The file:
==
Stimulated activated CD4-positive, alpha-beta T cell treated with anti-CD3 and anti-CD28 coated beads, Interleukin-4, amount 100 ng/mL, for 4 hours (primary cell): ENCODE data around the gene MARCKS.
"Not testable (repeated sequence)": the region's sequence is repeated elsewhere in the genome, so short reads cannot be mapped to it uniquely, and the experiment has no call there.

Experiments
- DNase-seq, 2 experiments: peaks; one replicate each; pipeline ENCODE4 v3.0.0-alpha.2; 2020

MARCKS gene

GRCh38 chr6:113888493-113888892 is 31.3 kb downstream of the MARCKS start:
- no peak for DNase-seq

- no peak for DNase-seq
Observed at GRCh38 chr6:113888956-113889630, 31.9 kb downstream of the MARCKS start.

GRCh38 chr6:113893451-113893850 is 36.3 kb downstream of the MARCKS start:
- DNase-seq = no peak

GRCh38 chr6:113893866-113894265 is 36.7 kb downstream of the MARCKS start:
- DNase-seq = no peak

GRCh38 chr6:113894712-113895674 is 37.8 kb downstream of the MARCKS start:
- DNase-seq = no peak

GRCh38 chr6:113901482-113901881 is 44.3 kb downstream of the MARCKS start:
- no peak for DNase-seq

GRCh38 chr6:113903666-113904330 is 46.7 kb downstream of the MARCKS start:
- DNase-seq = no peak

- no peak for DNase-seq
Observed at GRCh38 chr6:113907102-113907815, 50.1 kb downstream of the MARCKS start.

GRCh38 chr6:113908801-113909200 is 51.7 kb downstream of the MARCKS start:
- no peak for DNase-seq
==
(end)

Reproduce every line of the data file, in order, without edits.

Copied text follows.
Stimulated activated CD4-positive, alpha-beta T cell treated with anti-CD3 and anti-CD28 coated beads, Interleukin-4, amount 100 ng/mL, for 4 hours (primary cell): ENCODE data around the gene MARCKS.
"Not testable (repeated sequence)": the region's sequence is repeated elsewhere in the genome, so short reads cannot be mapped to it uniquely, and the experiment has no call there.

Experiments
- DNase-seq, 2 experiments: peaks; one replicate each; pipeline ENCODE4 v3.0.0-alpha.2; 2020

MARCKS gene

GRCh38 chr6:113888493-113888892 is 31.3 kb downstream of the MARCKS start:
- no peak for DNase-seq

- no peak for DNase-seq
Observed at GRCh38 chr6:113888956-113889630, 31.9 kb downstream of the MARCKS start.

GRCh38 chr6:113893451-113893850 is 36.3 kb downstream of the MARCKS start:
- DNase-seq = no peak

GRCh38 chr6:113893866-113894265 is 36.7 kb downstream of the MARCKS start:
- DNase-seq = no peak

GRCh38 chr6:113894712-113895674 is 37.8 kb downstream of the MARCKS start:
- DNase-seq = no peak

GRCh38 chr6:113901482-113901881 is 44.3 kb downstream of the MARCKS start:
- no peak for DNase-seq

GRCh38 chr6:113903666-113904330 is 46.7 kb downstream of the MARCKS start:
- DNase-seq = no peak

- no peak for DNase-seq
Observed at GRCh38 chr6:113907102-113907815, 50.1 kb downstream of the MARCKS start.

GRCh38 chr6:113908801-113909200 is 51.7 kb downstream of the MARCKS start:
- no peak for DNase-seq